The week-end of January 17-18, 2009 seems to have brought good news. Both sides announced that the two prime ministers had struck a deal about prices and transit fees. They said to have agreed to eliminate the intermediary companies that they had accused of funnelling profits from their multibillion dollar a year gas trade to political parties, and that final contracts were imminent. Russian television reports that the Ukraine would pay double last year’s price of $179.5 per 1,000 cm were however contradicted by Ukrainian estimates, which put the new price at less than the $250 earlier demanded. Gazprom said the new price would be pegged to a European formula and would fluctuate throughout the year. Other contentious issues, including Naftogaz’s alleged debt to Gazprom, and the question of which party would pay for the so-called technical gas that powers turbines on transit pipelines, appeared to be unresolved. It all looks as if the two sides had “agreed to agree”, risking however that further disputes might erupt again in future. Quoting Jonathan Stern in Financial Times, it would be appropriate to say that “this is not a time to be discussing academic and legal issues as we are in uncharted territory. We urgently need to get supplies started because people are cold.”

Therefore, was the theatre that we were forced to watch and endure in the cold in some countries in the EU in the past few weeks a commercial dispute gone political? Or is it a political dispute with a commercial lining? Without going into the more fickle points of these questions, we will refer to some observations found in other sources:

In their 16.01.2009 FT commentary, campaigners from the anti-corruption watchdog Global Witness are writing a.o. “….(quoting Putin) What the Ukrainians are fighting for is not the price of gas, but a chance to keep this or that middlemen in order to use the dividends for personal ends and enrichment”, adding that also Ukrainian’s PM Julia Tymoshenko made similar comments about “senior political officials” in her country.

• In their very interesting article in the Washington Quarterly Edward Chow and Jonathan Elkind are concluding that “Ukraine (being) a country generously endowed with many assets….The current form of (its) energy sector, however, needs to be seen for what it is, a major threat to itself and to its neighbours. If Ukraine fails to modernize its energy sector practices, …..it will threaten Europe’s own energy security. Ukraine has the potential to change this story line, ….but only after the political will for energy reform is in place. (It) would not only help Ukraine but….would arguably be Ukraine’s single most important contribution to improve the security of the trans-Atlantic community. ….Continuing failure (however) ……would be a clear signal that Ukraine is not ready to pursue its stated desire of becoming a more integral part of the Euro-Atlantic community.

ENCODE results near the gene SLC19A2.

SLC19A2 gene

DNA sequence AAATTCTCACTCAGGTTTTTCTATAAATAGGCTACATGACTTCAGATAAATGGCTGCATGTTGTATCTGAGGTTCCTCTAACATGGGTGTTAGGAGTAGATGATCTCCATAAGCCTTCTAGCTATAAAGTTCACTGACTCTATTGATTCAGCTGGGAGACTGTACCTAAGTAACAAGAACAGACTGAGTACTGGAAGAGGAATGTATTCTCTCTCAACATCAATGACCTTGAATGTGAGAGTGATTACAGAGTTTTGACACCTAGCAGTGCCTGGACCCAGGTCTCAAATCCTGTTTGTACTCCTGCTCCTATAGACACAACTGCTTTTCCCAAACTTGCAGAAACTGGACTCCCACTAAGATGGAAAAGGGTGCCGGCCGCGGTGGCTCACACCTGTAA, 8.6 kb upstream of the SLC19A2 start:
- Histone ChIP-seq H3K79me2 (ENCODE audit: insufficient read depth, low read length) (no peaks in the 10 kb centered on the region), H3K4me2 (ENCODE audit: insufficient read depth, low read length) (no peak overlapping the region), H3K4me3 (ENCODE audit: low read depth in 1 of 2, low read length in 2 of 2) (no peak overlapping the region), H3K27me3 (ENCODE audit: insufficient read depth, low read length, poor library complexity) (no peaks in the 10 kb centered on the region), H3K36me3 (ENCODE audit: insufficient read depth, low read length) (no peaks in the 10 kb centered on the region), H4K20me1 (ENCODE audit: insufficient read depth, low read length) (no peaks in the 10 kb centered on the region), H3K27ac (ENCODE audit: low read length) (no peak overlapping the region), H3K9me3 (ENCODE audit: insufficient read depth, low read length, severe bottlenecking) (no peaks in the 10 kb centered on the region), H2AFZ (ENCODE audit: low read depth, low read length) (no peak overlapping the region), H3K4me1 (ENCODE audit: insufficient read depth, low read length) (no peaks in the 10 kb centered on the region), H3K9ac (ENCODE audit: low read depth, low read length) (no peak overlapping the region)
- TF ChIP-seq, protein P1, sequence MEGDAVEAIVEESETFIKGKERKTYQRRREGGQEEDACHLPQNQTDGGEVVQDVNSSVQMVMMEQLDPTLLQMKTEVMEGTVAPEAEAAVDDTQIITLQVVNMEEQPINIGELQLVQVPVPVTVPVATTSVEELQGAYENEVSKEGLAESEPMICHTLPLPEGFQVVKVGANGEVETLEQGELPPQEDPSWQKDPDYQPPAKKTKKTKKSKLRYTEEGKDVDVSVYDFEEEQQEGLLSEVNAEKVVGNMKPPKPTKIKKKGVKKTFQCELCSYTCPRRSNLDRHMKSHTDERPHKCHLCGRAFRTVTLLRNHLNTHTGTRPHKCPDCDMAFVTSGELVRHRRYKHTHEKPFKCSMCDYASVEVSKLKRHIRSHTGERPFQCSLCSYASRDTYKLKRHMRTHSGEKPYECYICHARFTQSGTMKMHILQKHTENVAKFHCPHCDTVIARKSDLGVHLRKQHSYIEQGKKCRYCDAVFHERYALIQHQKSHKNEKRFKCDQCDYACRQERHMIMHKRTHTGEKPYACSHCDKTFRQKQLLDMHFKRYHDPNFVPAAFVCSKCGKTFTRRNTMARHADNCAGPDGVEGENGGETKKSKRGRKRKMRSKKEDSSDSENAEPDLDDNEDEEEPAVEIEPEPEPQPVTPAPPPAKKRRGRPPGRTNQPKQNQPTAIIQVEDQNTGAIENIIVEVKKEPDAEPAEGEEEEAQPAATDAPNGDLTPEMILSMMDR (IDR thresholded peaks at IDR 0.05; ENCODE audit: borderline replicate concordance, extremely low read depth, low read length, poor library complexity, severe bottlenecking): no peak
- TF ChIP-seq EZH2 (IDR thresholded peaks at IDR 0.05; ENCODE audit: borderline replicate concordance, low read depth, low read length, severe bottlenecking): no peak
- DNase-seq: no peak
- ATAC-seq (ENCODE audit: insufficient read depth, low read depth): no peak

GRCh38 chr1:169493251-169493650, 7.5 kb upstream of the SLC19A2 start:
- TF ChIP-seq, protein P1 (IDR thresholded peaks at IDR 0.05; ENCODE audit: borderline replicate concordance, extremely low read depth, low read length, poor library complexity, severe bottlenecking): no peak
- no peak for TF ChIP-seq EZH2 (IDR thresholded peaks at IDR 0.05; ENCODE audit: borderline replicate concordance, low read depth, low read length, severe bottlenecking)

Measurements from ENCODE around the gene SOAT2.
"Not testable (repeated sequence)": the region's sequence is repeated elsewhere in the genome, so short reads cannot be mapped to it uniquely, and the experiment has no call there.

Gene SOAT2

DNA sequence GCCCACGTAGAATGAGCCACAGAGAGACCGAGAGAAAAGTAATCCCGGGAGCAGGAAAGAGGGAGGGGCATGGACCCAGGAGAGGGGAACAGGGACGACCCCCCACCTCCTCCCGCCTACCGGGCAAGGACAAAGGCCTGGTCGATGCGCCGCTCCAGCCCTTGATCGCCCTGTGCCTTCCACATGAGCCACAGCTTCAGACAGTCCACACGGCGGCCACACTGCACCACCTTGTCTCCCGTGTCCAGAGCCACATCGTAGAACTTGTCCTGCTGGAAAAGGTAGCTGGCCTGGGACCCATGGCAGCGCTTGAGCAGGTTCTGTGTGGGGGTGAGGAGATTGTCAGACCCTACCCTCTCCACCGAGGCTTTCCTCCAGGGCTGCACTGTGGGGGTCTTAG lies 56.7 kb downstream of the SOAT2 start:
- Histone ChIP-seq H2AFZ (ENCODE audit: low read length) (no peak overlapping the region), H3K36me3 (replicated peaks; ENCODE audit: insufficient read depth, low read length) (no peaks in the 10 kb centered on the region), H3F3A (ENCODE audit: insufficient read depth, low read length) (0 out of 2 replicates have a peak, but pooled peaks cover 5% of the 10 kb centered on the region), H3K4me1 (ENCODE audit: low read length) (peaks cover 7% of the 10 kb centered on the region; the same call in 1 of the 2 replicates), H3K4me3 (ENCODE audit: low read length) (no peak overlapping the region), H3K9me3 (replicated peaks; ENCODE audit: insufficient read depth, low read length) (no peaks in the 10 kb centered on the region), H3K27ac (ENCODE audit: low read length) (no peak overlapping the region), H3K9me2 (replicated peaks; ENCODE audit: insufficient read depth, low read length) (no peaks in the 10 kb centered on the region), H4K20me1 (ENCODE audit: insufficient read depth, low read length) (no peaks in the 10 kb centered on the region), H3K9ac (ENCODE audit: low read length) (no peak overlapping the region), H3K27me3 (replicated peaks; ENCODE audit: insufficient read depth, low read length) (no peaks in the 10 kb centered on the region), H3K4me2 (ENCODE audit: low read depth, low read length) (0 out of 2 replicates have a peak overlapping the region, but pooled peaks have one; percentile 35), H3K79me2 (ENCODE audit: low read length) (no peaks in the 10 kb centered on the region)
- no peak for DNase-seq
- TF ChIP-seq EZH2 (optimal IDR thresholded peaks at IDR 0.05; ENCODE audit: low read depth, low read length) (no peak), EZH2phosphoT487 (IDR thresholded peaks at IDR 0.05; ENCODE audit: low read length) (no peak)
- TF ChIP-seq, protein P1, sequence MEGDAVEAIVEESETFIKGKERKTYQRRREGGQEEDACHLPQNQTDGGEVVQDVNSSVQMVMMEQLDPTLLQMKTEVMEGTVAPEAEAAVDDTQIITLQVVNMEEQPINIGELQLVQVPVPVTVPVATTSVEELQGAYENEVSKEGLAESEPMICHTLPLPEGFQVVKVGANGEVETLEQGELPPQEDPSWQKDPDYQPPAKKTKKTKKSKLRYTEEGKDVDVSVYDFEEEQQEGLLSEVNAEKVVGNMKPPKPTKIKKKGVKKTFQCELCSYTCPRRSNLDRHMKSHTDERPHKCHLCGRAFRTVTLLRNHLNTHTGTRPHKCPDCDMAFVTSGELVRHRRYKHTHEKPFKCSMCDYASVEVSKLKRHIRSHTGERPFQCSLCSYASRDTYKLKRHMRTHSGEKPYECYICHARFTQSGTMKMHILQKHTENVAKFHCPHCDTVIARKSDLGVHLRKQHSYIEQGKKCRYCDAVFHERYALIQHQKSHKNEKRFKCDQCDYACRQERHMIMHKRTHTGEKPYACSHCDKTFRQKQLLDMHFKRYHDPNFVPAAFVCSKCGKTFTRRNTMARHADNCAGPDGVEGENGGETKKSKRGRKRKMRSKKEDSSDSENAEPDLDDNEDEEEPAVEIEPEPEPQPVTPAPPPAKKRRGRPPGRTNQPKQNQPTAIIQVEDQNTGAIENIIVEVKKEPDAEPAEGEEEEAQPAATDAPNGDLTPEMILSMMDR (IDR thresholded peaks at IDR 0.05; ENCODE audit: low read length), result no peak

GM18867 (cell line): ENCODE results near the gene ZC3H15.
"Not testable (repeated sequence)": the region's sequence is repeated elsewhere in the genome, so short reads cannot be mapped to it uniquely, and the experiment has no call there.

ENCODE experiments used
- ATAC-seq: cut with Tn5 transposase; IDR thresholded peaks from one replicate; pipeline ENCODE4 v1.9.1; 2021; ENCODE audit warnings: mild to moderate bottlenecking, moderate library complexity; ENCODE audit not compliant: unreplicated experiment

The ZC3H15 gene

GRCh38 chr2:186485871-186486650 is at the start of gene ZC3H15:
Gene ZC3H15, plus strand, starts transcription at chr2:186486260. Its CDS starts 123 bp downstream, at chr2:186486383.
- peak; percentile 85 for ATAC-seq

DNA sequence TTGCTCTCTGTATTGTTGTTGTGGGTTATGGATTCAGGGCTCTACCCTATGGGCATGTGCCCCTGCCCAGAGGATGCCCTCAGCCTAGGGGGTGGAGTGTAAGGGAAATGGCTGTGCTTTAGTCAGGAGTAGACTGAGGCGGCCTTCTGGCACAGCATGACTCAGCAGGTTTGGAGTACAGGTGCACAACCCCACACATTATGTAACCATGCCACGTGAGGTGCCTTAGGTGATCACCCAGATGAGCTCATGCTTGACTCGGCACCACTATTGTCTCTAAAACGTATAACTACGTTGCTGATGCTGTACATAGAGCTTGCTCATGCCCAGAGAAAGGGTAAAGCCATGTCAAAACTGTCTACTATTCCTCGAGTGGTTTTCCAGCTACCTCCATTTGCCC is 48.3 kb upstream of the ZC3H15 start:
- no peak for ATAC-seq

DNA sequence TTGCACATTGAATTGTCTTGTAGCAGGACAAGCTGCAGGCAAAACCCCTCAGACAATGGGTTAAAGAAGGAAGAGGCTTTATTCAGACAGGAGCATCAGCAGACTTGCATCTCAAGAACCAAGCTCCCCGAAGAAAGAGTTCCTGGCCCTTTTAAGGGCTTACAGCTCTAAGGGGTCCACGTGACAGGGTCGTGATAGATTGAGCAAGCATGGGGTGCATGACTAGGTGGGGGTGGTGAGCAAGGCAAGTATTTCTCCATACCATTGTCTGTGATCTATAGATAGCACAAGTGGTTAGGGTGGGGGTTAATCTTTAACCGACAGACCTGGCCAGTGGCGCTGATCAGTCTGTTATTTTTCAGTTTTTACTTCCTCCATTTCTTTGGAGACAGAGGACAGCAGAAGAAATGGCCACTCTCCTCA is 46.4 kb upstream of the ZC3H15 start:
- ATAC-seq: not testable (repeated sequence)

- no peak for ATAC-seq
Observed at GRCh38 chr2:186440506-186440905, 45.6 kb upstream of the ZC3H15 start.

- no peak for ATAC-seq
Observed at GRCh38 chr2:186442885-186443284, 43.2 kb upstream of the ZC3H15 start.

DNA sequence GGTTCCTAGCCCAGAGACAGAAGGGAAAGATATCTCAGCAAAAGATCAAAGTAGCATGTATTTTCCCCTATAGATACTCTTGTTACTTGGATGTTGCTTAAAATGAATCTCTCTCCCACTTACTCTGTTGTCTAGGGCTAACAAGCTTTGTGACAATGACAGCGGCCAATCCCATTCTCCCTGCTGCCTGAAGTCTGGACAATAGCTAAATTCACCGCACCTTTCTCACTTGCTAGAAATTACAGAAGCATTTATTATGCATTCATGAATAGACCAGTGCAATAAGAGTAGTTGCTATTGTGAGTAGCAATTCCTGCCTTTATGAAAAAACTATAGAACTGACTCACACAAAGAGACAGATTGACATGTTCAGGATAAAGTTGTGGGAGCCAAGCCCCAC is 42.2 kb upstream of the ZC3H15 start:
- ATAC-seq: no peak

Two things come to mind. What should we think of this and what should be the EU reaction. Of course, from an ethical point of view, the way in which the major players have acted or are still acting in their own irresponsible way should be heavily rejected. And that goes beyond question, no misunderstanding. A more political, realistic and even cynical reaction would however be that apparently the problem with Kyev is that its decentralised organisation of corruption is more difficult to manage than Moscow’s centralised one. As to the other question, the EU reaction, three routes could be considered. Redefining the EU approach vis-à-vis Ukraine is one thing. Speeding up alternative supply routes is another question. And, finally, enhancing and deepening the dialogue with Moscow on energy matters.